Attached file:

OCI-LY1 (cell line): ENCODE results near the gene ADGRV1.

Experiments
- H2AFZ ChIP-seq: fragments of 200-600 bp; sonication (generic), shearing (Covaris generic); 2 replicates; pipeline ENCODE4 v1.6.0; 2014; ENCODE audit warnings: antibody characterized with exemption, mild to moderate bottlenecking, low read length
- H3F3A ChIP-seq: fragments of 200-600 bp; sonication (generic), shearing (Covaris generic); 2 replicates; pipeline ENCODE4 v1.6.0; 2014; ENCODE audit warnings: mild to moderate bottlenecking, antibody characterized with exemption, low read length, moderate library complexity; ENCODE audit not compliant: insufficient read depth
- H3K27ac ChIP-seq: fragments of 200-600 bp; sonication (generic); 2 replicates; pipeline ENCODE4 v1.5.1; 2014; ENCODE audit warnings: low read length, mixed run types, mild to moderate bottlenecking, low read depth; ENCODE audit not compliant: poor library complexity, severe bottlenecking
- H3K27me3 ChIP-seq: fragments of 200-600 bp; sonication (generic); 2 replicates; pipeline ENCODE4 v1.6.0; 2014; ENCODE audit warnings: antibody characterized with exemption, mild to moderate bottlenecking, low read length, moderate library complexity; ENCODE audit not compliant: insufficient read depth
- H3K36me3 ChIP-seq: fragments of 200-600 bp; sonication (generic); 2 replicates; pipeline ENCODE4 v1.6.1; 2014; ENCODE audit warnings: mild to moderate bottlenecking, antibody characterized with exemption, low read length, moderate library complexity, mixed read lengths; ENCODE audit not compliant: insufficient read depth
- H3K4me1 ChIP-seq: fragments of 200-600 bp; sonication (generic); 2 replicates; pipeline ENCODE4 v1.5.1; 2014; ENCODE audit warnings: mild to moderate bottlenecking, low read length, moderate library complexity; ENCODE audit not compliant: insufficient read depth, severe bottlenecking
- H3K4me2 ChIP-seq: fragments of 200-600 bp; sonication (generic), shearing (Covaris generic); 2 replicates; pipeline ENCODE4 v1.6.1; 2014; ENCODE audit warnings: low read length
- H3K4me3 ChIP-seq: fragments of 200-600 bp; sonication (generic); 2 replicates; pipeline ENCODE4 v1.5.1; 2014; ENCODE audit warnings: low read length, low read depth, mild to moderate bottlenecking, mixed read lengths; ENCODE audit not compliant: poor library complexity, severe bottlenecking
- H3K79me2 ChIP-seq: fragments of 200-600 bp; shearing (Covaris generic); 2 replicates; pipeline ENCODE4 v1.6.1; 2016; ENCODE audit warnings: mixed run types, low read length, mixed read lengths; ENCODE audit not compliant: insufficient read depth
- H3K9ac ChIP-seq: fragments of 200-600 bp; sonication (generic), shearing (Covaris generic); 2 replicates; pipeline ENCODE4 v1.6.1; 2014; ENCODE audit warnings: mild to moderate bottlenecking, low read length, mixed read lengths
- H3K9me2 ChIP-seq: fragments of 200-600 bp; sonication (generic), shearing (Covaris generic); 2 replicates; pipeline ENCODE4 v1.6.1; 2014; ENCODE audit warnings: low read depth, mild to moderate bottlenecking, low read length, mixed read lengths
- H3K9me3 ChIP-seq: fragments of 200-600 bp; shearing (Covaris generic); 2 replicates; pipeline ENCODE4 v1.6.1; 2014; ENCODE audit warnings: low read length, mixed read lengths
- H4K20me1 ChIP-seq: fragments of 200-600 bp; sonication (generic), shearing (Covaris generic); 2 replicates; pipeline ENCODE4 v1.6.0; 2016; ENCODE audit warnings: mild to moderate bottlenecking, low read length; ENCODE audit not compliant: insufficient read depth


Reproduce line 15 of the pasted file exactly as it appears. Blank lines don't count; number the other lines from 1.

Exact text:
- H4K20me1 ChIP-seq: fragments of 200-600 bp; sonication (generic), shearing (Covaris generic); 2 replicates; pipeline ENCODE4 v1.6.0; 2016; ENCODE audit warnings: mild to moderate bottlenecking, low read length; ENCODE audit not compliant: insufficient read depth